Inside Job, directed by Charles Ferguson and narrated by Matt Damon, tells the story of how Wall Street Bankers nearly took down the global financial system, cost the economy 20 trillion dollars, and got away with it. At times during the movie there was laughter – but if laughter can be bitter, this was. When we walked out of the theater, we felt numb.
Why were these crooks allowed to walk off with millions of dollars in compensation, leaving behind them a devastated wasteland of underwater houses, ruined businesses, diminished 401 (k)’s, a ravaged middle class, and a mountain of debt that others must pay? Why no perp walks? Did we suddenly run out of handcuffs? Prison cells? Chain gangs? Can’t we at least seize their yachts, private jets, vacation homes? It seems we cannot.
One of the more disturbing parts of the documentary looks at how academia has been corrupted by money in the form of consulting fees, seats on boards of directors, and positions of power within the government. No matter which party wins the White House, these bought-and-paid-for academics from Harvard, Columbia, and Yale end up in positions of power. They use these positions to craft policies that benefit Wall Street.
Government jobs in the Treasury, the SEC, and the Federal Reserve routinely go to academics, bankers, and Wall Streeters. Think Henry Paulson, Ben Bernanke and Timothy Geithner, all of whom declined to be interviewed for the documentary.
For the last thirty years, through Reagan, the two Bushes, Clinton, and now Obama, government policy has been to deregulate. This policy clearly benefits Wall Street to the detriment of the American people. The rich keep getting richer, the middle class is shrinking, and the poor are getting poorer. In the documentary you see pictures of homes in the Hamptons, yachts, and private jets juxtaposed with footage of tent cities. You see skyscrapers and bank buildings, and you see boarded up homes and businesses.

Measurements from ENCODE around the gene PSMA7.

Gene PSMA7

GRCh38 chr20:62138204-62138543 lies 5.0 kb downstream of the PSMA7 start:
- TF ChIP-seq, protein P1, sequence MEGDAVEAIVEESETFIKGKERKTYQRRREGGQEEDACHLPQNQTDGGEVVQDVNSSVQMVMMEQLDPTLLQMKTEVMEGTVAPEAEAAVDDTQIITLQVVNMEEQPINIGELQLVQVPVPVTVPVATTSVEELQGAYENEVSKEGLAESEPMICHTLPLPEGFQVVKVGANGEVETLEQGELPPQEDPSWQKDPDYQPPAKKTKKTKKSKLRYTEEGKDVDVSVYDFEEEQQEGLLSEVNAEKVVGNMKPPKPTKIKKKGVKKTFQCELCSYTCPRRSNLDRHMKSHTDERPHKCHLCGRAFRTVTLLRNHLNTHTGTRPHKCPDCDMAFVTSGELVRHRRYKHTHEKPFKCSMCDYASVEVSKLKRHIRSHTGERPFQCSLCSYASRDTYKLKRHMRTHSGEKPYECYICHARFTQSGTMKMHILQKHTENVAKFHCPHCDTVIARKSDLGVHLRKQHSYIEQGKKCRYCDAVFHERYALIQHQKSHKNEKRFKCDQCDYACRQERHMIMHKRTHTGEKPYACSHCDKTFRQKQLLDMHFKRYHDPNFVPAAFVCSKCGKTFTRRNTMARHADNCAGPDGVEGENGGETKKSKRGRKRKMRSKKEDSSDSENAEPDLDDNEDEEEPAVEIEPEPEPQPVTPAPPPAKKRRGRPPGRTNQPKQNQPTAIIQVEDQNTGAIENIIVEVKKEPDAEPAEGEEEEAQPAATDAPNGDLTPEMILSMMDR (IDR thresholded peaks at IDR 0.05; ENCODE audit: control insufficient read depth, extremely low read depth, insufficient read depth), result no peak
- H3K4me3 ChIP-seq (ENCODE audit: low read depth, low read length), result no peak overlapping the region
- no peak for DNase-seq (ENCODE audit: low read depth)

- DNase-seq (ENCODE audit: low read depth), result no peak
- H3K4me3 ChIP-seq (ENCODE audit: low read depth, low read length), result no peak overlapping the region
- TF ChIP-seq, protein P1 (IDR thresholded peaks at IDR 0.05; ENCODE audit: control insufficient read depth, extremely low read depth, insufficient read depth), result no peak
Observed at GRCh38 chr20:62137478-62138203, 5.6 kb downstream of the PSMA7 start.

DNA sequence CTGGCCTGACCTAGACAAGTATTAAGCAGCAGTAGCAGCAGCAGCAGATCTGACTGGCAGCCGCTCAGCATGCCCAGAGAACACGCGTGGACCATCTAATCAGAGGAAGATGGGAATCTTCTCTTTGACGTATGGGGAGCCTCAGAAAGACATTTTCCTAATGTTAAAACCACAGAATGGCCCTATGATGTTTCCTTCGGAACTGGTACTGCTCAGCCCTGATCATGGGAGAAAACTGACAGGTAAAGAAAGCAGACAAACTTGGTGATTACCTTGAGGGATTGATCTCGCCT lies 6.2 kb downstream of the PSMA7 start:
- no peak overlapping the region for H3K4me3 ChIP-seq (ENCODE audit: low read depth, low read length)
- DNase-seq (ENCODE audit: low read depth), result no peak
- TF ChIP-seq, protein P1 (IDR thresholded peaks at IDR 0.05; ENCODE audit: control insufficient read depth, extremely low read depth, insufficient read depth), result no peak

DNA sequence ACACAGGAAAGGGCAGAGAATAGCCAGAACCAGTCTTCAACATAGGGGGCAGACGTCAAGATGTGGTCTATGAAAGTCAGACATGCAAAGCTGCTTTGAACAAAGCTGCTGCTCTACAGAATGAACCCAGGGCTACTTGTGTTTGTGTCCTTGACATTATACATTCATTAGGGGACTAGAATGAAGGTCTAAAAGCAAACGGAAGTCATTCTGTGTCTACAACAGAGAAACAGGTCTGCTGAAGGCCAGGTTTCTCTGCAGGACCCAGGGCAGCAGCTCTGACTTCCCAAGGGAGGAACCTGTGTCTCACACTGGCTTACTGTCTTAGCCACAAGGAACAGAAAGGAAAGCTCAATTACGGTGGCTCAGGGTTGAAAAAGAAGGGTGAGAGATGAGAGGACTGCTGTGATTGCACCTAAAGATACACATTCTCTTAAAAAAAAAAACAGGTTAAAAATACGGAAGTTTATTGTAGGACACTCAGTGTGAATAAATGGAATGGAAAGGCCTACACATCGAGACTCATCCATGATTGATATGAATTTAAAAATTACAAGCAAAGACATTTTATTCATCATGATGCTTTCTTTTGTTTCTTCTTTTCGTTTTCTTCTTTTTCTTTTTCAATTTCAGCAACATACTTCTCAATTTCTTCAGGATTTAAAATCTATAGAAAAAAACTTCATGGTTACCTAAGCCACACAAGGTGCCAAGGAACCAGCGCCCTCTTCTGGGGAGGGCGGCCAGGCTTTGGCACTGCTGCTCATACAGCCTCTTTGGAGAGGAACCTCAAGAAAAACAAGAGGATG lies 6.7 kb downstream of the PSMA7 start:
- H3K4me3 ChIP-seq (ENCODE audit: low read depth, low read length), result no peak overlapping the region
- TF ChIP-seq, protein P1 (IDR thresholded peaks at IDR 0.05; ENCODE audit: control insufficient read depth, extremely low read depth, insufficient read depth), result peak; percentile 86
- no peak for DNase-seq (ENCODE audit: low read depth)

Americans tolerate this trend to deregulate, to offer tax breaks to the rich, to favor Wall Street over Main Street because they want to believe it is possible for them to one day to have a quarter of the things these people have. At the very least, they want these things for their children. It worked for Bill Gates. Why not me? Why not my son or daughter?
Because it isn’t possible. They – the Wall Streeters, bankers, academic economists, will see to it. You are locked out of their fancy schools, the exclusive clubs, the halls of power. The greed of this class of people is beyond anything the ordinary American can imagine.
The movie ends with the disturbing conclusion that the US government belongs to Wall Street. With billions of dollars feeding into our political system, five lobbyists for every congressman, the ordinary American stands not a chance.
No one spoke as we walked out of the theater. Only when we were out in the hallway heading to the exit did we finally lift our heads and begin to talk to one another.
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